The House of Representatives voted 236-173 in favor of the “Equality Act” which seeks to bolster anti-discrimination language of the Civil Rights Act of 1964 to include sexual orientation and gender identity as protected characteristics. Currently, federal anti-discrimination law does not protect either gender identity or sexual orientation, though there are 20 states that do include language which protects sexual orientation.
The bill addresses discrimination ranging from housing to transportation to the extension of credit. In addition, the bill will change sports as we know them, by changing the definitions that are found in Title IX—the section of Federal code which relates to equal opportunity in schools.
Title IX is explained by The Department of Education, “Title IX applies to institutions that receive federal financial assistance from ED, including state and local educational agencies. These agencies include approximately 16,500 local school districts, 7,000 postsecondary institutions, as well as charter schools, for-profit schools, libraries, and museums.” The National Center for Education Statistics states that there are 13,588 “regular” public school districts. Those districts do not include, “regional education service agencies and supervisory union administrative centers, state-operated agencies, federally operated agencies, and other types of local education agencies, such as independent charter schools.”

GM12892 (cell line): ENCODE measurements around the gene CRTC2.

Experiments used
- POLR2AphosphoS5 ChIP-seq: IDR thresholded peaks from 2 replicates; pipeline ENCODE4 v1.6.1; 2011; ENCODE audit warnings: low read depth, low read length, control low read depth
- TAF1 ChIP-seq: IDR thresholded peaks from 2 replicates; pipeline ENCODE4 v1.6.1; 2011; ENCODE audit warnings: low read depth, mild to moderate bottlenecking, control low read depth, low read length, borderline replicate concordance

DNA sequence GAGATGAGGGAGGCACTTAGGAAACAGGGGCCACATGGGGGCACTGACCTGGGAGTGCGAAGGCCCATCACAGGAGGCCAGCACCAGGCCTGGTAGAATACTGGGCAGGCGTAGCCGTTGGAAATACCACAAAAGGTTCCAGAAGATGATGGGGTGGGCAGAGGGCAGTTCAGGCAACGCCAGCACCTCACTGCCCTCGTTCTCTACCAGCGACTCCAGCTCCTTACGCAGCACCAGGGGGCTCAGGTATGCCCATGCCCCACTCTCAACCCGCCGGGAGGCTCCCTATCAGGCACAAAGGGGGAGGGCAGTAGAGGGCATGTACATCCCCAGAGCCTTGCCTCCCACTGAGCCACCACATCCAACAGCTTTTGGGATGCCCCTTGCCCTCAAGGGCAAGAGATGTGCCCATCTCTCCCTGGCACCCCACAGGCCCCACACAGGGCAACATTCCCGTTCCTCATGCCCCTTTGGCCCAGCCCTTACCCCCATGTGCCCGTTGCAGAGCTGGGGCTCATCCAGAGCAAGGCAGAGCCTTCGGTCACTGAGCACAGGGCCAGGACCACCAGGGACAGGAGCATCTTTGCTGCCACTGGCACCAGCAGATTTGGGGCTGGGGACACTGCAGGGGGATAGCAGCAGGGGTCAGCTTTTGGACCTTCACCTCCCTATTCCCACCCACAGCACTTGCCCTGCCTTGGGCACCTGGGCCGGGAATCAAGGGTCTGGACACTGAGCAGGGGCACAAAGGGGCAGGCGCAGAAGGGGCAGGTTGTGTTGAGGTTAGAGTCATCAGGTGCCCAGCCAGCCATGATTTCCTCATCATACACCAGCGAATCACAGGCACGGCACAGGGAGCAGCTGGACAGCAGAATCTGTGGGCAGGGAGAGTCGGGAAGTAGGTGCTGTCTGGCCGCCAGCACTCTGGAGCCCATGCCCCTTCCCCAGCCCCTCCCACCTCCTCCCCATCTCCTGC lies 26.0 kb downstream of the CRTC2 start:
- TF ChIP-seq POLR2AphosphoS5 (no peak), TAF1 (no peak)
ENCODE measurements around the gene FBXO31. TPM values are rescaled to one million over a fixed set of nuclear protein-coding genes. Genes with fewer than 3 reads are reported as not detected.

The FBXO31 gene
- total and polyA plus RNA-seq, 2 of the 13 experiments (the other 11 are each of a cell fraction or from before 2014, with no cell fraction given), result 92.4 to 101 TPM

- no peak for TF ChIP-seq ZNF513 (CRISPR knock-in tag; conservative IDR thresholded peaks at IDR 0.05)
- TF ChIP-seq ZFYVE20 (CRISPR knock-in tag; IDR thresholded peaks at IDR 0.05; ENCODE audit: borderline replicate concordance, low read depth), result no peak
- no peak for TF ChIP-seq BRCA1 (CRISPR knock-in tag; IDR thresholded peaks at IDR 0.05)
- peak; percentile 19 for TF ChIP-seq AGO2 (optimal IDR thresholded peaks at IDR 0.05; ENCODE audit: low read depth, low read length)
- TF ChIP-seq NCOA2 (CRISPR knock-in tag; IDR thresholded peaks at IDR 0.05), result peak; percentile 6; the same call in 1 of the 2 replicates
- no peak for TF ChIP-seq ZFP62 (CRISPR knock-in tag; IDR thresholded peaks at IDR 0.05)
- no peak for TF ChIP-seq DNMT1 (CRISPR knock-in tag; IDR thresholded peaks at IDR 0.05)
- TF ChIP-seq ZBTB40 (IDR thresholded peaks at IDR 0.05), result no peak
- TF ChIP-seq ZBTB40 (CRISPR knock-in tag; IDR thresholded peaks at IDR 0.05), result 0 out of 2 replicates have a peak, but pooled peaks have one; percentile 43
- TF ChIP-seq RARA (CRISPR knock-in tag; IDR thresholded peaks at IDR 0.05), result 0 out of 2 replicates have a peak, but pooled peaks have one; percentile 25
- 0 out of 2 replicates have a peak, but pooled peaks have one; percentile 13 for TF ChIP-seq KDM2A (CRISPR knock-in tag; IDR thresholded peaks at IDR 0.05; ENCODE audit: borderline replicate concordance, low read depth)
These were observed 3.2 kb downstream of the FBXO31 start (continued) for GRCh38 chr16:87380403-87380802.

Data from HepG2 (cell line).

Because most schools are not run by the state but are rather run locally—and accept federal funding—this means that essentially every public school district is subject to Title IX regulations. The guiding principle of Title IX states (with emphasis added) “No person in the United States shall, on the basis of sex, be excluded from participation in, be denied the benefits of, or be subjected to discrimination under any education program or activity receiving Federal financial assistance.”
This would include athletics. The Equality Act would change Title IX to state:
“In titles II, III, IV, VI, VII, and IX (referred to individually in sections 1106 and 1107 as a ‘covered title’):
SEX.—The term ‘sex’ includes—
“(A) a sex stereotype;
“(B) pregnancy, childbirth, or a related medical condition;
“(C) sexual orientation or gender identity; and
“(D) sex characteristics, including intersex traits.
(with respect to gender identity) an individual shall not be denied access to a shared facility, including a restroom, a locker room, and a dressing room, that is in accordance with the individual’s gender identity.
GENDER IDENTITY.—The term ‘gender identity’ means the gender-related identity, appearance, mannerisms, or other gender-related characteristics of an individual, regardless of the individual’s designated sex at birth.”
As far as sports go, the updated law, if passed, would allow genetic males to compete against genetic females or vice versa. It would also make “boys and girls” locker rooms a thing of the past. Three female athletes, Doriane Coleman (collegiate track star), Martina Navratilova (tennis player), and Sanya Richards-Ross (international track and field athlete) wrote an op-ed in the Washington Post on April 29 to say, “We urge lawmakers to pass the bill without abandoning Title IX, the hugely popular, long-standing (since 1972) carve-out to existing anti-discrimination law. Through its implementing regulations, Title IX not only permits but often requires educational institutions that receive federal money to provide separate programs and opportunities for females based on sex. This is necessary because sex segregation is the only way to achieve equality for girls and women in competitive athletics.”